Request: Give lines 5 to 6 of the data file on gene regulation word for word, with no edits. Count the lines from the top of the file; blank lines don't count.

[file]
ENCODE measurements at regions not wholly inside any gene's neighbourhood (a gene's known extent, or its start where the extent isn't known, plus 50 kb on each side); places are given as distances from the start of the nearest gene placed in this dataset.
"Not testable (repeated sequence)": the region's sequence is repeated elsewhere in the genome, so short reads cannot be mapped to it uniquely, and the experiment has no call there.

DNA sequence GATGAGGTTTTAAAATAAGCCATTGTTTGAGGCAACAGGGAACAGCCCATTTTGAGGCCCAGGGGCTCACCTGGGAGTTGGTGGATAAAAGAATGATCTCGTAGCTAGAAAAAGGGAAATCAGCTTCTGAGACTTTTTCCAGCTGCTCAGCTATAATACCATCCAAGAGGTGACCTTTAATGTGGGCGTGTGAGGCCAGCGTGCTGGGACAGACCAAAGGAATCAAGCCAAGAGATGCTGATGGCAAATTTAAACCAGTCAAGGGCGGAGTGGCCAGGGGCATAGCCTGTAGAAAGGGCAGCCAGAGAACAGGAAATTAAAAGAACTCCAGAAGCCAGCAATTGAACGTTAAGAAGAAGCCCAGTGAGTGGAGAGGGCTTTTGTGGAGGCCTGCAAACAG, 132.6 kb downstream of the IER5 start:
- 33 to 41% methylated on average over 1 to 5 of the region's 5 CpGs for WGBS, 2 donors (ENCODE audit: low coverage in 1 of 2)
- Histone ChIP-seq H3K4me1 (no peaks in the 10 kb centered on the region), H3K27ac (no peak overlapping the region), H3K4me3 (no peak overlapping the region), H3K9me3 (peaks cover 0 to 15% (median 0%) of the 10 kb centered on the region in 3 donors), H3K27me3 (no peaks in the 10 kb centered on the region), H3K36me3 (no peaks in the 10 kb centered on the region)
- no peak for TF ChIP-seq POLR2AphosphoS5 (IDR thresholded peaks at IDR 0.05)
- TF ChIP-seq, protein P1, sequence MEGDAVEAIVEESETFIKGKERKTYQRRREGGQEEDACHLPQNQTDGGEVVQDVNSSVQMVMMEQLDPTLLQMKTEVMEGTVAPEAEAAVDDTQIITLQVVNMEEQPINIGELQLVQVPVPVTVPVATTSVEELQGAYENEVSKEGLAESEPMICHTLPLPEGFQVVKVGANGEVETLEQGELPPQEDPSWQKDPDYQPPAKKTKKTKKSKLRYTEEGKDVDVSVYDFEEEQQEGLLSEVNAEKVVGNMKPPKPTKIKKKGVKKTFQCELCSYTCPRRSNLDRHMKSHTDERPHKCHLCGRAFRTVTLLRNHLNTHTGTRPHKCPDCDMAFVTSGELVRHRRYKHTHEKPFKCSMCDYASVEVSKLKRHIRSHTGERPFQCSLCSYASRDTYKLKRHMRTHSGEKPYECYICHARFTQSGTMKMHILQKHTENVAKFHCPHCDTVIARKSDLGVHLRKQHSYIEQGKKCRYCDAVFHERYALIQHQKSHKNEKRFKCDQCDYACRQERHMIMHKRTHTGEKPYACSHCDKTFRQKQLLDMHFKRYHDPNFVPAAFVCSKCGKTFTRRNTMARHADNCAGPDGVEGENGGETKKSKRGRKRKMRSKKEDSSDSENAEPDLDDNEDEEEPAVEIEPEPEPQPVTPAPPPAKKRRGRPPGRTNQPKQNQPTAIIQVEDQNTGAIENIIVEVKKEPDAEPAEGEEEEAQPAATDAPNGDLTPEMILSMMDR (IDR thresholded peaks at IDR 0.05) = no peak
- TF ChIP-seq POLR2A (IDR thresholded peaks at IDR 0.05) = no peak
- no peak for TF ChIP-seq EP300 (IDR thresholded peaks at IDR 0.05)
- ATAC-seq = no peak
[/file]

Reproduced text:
- Histone ChIP-seq H3K4me1 (no peaks in the 10 kb centered on the region), H3K27ac (no peak overlapping the region), H3K4me3 (no peak overlapping the region), H3K9me3 (peaks cover 0 to 15% (median 0%) of the 10 kb centered on the region in 3 donors), H3K27me3 (no peaks in the 10 kb centered on the region), H3K36me3 (no peaks in the 10 kb centered on the region)
- no peak for TF ChIP-seq POLR2AphosphoS5 (IDR thresholded peaks at IDR 0.05)